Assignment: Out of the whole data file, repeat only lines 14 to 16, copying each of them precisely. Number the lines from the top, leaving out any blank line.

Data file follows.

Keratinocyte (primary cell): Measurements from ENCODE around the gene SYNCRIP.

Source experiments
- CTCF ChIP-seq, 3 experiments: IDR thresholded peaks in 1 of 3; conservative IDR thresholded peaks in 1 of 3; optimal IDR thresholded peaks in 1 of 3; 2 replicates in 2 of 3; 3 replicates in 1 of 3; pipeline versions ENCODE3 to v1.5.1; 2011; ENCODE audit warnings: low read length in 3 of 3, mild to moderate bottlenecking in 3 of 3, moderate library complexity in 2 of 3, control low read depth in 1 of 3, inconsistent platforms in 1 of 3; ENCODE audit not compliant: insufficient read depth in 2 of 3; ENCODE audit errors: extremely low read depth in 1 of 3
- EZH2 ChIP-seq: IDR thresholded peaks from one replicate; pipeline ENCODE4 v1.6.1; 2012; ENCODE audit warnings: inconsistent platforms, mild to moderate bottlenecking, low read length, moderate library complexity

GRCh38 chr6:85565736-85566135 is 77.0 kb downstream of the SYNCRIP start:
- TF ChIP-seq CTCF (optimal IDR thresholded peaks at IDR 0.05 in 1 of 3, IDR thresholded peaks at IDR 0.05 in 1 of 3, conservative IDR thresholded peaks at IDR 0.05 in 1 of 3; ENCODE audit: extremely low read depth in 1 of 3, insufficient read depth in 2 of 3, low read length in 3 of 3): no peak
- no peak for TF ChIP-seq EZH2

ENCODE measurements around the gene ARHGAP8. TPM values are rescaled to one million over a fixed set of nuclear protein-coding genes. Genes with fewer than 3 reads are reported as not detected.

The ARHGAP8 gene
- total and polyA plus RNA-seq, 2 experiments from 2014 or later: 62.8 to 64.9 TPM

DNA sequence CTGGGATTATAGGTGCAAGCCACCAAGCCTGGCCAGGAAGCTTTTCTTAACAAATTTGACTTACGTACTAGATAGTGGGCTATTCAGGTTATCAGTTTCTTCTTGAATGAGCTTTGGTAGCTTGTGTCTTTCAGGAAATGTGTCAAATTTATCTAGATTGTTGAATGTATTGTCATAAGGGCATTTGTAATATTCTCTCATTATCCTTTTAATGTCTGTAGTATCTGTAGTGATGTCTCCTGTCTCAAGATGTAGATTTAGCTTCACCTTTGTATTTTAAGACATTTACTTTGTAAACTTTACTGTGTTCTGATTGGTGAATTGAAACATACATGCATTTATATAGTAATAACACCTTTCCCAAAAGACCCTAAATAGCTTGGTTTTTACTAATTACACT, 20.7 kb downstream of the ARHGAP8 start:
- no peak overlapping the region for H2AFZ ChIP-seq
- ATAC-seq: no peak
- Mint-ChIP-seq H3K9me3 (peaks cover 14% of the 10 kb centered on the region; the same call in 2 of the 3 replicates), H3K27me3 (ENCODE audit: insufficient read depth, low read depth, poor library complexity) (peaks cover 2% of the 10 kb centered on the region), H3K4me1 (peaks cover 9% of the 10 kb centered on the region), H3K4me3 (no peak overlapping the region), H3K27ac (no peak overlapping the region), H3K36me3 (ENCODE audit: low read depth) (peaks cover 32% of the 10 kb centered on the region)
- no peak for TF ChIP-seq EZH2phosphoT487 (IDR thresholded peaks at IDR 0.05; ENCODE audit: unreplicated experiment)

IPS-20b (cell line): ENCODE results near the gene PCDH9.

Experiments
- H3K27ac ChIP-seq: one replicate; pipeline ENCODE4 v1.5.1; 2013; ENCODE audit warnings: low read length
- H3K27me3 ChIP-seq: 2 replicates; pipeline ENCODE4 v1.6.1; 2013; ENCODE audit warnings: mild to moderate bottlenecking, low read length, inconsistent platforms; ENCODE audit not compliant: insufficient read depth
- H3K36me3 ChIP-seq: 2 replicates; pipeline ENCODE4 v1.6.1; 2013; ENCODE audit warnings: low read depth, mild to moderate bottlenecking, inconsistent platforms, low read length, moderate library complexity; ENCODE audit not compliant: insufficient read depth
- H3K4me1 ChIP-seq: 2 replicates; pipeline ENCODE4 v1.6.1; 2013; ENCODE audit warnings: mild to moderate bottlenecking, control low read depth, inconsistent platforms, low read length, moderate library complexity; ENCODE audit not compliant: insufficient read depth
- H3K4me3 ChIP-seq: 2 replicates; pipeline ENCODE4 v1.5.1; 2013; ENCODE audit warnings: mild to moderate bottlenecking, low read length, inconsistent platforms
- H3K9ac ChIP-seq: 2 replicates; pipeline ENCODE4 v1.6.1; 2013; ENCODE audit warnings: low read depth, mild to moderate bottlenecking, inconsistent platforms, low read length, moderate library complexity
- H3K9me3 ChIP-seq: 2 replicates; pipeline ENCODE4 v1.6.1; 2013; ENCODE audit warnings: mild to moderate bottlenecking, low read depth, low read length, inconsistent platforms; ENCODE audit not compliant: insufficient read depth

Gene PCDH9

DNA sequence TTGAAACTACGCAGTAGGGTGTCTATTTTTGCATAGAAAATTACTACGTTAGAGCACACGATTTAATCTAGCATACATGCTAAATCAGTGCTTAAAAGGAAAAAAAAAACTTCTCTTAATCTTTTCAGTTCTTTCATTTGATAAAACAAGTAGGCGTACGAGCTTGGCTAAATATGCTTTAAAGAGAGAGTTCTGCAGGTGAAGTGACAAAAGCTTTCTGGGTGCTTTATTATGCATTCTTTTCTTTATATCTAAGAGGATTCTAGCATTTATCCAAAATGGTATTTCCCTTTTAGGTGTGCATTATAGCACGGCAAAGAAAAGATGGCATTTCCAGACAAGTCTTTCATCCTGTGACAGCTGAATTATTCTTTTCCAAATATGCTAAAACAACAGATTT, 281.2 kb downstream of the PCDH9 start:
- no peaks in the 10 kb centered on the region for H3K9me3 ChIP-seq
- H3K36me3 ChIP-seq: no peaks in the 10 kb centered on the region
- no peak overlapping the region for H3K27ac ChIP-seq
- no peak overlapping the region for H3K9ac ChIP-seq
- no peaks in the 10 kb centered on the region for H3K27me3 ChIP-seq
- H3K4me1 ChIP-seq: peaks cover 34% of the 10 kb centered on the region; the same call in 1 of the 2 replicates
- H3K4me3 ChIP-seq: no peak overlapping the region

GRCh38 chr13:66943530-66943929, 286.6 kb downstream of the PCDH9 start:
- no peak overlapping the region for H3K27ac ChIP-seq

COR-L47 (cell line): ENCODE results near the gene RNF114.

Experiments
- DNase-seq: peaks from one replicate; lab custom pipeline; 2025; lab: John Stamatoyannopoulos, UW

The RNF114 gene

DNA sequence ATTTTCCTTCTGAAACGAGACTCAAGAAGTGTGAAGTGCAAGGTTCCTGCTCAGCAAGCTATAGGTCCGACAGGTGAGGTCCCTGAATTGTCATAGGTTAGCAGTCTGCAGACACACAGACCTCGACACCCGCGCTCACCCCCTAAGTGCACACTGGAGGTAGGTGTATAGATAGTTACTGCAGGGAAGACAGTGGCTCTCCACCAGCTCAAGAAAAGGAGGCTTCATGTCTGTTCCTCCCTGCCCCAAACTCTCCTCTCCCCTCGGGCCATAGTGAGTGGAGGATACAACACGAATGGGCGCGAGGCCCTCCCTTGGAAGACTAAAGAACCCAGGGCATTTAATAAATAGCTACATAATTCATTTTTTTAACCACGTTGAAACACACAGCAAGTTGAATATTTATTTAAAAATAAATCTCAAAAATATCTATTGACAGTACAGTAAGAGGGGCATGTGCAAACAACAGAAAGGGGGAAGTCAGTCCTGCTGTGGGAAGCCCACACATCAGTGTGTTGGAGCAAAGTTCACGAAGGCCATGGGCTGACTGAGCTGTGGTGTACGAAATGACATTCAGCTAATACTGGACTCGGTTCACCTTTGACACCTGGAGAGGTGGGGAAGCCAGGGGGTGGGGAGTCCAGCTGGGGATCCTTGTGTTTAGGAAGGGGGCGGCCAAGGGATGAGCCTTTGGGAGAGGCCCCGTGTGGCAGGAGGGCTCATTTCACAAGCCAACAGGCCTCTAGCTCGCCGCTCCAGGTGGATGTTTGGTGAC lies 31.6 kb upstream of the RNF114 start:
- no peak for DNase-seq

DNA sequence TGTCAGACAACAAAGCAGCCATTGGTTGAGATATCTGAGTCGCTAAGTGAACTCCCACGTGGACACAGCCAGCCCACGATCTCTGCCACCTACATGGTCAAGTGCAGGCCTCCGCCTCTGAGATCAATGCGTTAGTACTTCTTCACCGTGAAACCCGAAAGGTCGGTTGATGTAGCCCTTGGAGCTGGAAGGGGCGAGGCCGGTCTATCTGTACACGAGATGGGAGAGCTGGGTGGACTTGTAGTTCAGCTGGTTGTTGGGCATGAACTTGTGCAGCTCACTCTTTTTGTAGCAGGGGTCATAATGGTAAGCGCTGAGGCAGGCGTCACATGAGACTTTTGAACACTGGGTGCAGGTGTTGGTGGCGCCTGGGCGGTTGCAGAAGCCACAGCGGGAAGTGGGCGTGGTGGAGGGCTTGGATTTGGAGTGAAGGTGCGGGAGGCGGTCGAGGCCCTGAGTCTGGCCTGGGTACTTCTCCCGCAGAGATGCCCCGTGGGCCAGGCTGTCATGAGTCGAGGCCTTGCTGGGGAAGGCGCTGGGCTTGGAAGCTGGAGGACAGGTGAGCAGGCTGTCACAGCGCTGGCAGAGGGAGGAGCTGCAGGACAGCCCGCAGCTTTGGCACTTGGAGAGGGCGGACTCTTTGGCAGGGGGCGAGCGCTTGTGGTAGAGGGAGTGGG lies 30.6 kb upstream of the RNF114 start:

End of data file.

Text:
- Mint-ChIP-seq H3K9me3 (peaks cover 14% of the 10 kb centered on the region; the same call in 2 of the 3 replicates), H3K27me3 (ENCODE audit: insufficient read depth, low read depth, poor library complexity) (peaks cover 2% of the 10 kb centered on the region), H3K4me1 (peaks cover 9% of the 10 kb centered on the region), H3K4me3 (no peak overlapping the region), H3K27ac (no peak overlapping the region), H3K36me3 (ENCODE audit: low read depth) (peaks cover 32% of the 10 kb centered on the region)
- no peak for TF ChIP-seq EZH2phosphoT487 (IDR thresholded peaks at IDR 0.05; ENCODE audit: unreplicated experiment)

IPS-20b (cell line): ENCODE results near the gene PCDH9.